I waited for about two hours for the Cura to see me, but there were a lot of folks waiting for him, so the delay was understandable. He invited me into his office, and he seemed to be pleasant, understanding and approachable. I explained our situation to him, and he very kindly explained that it would hardly be appropriate for him to reach any conclusions with me, when there were others that would be affected, others that were members of his diocese. He really needed to meet with Coco, too, and of course with her parents, to ensure that they were in agreement. He also needed to see some documentation of my availability (read: divorce papers), as well as evidence of my “lineage”.
I told him that I would arrange for Coco’s parents to speak with him, and convey their blessing, and that Coco and I would return to see him, as soon as the opportunity presented itself for her to take the time off work.
The next day, Coco’s mother accompanied me to the Cura’s office, to give me the nod, and we got that taken care of. The Cura told me that now all that remained was for him to meet with my parents and my grown children, and we could get on with scheduling the wedding. I explained that my father had passed away over a decade before, and my mother lived a couple of thousand miles north, and couldn’t travel. Nevertheless, he was adamant that it was imperative that he ensure that all concerned parties were in agreement before he could bless our union.
I suggested that we could do it by telephone, inasmuch as my mother was concerned, but that if he felt it necessary to speak to my father, he probably had better connections than I did, to accomplish that. He said a phone conversation with my mother would be fine, as he had someone on his staff that spoke English. He especially felt it necessary to speak with my son and daughter, although they were already married, and living in Texas and Illinois, respectively.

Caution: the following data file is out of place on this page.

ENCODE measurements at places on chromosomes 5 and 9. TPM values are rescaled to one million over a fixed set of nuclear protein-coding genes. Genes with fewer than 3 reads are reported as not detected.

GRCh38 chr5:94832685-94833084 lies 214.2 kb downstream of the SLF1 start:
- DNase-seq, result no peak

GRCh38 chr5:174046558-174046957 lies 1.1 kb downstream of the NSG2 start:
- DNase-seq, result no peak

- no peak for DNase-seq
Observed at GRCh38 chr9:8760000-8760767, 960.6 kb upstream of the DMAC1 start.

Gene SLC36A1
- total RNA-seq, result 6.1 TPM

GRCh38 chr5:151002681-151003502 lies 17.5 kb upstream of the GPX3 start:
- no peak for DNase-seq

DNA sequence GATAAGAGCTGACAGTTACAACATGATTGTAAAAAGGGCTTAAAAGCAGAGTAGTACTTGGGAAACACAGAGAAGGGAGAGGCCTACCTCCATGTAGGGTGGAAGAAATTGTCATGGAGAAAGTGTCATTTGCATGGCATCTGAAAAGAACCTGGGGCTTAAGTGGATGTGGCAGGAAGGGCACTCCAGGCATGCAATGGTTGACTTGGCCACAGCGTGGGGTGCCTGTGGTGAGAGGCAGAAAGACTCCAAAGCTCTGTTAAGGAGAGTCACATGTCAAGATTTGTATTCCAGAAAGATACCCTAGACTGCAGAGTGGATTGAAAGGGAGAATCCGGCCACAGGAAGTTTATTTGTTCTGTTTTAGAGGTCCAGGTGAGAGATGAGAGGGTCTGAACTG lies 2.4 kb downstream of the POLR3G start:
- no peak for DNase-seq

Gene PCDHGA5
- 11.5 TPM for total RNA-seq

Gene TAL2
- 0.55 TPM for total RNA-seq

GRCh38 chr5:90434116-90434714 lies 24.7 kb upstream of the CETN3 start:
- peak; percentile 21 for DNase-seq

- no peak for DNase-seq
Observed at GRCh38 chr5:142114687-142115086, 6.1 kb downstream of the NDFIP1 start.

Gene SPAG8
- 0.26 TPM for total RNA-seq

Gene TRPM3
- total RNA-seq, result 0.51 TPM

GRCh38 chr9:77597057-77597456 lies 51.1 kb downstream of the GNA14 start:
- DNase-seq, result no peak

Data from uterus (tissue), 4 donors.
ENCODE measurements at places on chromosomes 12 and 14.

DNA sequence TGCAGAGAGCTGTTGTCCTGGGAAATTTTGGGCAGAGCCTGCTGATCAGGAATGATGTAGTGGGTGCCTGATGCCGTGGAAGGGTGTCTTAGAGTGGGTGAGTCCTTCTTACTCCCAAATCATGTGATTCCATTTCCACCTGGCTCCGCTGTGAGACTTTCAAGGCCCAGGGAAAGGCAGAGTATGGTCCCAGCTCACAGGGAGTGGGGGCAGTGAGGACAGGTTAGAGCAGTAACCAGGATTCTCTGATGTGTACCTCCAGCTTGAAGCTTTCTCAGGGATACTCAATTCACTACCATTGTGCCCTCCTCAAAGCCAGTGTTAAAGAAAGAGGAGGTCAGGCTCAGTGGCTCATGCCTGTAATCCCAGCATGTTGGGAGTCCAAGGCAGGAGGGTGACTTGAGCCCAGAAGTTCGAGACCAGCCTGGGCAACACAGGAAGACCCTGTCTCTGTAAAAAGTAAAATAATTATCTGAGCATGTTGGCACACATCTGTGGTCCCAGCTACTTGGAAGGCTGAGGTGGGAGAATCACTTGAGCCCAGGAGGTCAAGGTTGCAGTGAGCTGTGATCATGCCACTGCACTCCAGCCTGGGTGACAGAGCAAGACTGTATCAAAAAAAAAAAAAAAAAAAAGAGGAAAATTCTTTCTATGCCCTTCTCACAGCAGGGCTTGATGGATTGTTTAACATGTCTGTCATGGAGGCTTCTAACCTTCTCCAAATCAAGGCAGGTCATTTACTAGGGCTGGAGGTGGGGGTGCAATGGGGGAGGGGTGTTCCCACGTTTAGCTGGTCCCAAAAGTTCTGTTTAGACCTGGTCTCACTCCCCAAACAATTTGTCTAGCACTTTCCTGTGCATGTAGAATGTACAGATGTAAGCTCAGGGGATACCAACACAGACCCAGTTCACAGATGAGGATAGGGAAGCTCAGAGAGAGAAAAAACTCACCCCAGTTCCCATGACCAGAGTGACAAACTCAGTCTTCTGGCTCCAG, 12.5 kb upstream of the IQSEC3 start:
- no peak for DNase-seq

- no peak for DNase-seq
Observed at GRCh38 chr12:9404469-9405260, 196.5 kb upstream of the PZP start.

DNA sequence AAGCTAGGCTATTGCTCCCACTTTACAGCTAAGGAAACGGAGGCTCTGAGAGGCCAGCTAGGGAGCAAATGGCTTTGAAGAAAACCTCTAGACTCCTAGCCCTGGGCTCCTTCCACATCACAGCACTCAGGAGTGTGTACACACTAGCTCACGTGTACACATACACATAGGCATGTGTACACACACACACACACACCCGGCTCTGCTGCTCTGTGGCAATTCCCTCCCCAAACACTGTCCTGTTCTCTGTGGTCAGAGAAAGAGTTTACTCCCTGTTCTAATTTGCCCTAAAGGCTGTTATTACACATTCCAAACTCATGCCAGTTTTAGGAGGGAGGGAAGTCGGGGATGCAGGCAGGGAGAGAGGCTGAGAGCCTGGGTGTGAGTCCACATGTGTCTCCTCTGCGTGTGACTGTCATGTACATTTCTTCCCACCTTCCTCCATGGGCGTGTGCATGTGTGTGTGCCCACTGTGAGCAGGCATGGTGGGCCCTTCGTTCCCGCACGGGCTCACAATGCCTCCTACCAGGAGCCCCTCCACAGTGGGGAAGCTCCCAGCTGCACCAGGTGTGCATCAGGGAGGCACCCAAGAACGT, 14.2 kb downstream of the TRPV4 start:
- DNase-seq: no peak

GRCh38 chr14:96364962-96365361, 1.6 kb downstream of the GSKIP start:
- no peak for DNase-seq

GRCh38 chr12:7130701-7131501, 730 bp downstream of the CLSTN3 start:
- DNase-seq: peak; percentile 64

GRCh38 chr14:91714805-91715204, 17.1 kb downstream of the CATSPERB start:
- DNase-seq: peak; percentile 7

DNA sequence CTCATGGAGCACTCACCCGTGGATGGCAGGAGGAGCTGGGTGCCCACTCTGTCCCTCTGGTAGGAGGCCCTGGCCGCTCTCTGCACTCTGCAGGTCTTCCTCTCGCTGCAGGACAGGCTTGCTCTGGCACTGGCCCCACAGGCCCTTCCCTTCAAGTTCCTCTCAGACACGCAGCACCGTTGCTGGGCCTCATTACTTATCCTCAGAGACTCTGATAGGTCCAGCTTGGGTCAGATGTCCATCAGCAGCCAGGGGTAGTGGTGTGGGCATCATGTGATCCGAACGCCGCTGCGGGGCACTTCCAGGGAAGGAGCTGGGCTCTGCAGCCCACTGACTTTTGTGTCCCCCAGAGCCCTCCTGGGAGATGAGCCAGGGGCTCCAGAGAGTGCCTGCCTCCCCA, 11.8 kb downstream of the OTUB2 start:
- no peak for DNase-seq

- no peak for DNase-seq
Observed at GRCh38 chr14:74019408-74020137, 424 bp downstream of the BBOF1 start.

We placed the calls, got the collective agreement, and had finally satisfied all the prerequisites.
Or had we?
Now, it seems, all that remained for us to do was to show proof that we had already had our civil ceremony performed, and we could proceed. However, we had never planned to have the civil marriage ceremony until later, and hadn’t even begun that lengthy process. I told the Cura as much, and his response was that we would simply have to postpone our Church wedding until afterward. I told him that we had no intention of postponing it, and that there was no legal or logical reason that either one should have precedence over the other. He remained adamant, and I saw that I would have to take another tack.
I asked my soon-to-be mother in law if she would mind waiting outside for a minute.
As I ushered her out the door, the Cura tried to edge out too, but I planted myself in his way, and shut the door after her.
“Sit”, I told him, in Spanish.
“Mande? (what?)”, he asked.
“Sit”, I repeated.
“Are you left handed, or right?” I asked.
“Mande? (again, ‘what?’)”
“Left or right? Which hand do you use?”
“No intiendo (I don’t understand)”, he answered.